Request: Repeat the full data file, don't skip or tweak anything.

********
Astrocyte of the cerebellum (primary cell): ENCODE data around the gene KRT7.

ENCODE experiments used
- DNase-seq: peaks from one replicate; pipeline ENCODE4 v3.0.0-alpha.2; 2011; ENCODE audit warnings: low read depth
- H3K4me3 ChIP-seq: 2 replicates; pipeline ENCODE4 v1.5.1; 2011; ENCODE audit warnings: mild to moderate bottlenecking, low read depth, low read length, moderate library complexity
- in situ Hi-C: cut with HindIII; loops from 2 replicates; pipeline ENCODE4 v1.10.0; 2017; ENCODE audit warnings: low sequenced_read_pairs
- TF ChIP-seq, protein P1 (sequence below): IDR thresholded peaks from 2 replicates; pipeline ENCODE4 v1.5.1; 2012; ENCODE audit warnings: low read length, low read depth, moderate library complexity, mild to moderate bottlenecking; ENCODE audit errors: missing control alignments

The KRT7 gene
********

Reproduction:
Astrocyte of the cerebellum (primary cell): ENCODE data around the gene KRT7.

ENCODE experiments used
- DNase-seq: peaks from one replicate; pipeline ENCODE4 v3.0.0-alpha.2; 2011; ENCODE audit warnings: low read depth
- H3K4me3 ChIP-seq: 2 replicates; pipeline ENCODE4 v1.5.1; 2011; ENCODE audit warnings: mild to moderate bottlenecking, low read depth, low read length, moderate library complexity
- in situ Hi-C: cut with HindIII; loops from 2 replicates; pipeline ENCODE4 v1.10.0; 2017; ENCODE audit warnings: low sequenced_read_pairs
- TF ChIP-seq, protein P1 (sequence below): IDR thresholded peaks from 2 replicates; pipeline ENCODE4 v1.5.1; 2012; ENCODE audit warnings: low read length, low read depth, moderate library complexity, mild to moderate bottlenecking; ENCODE audit errors: missing control alignments

The KRT7 gene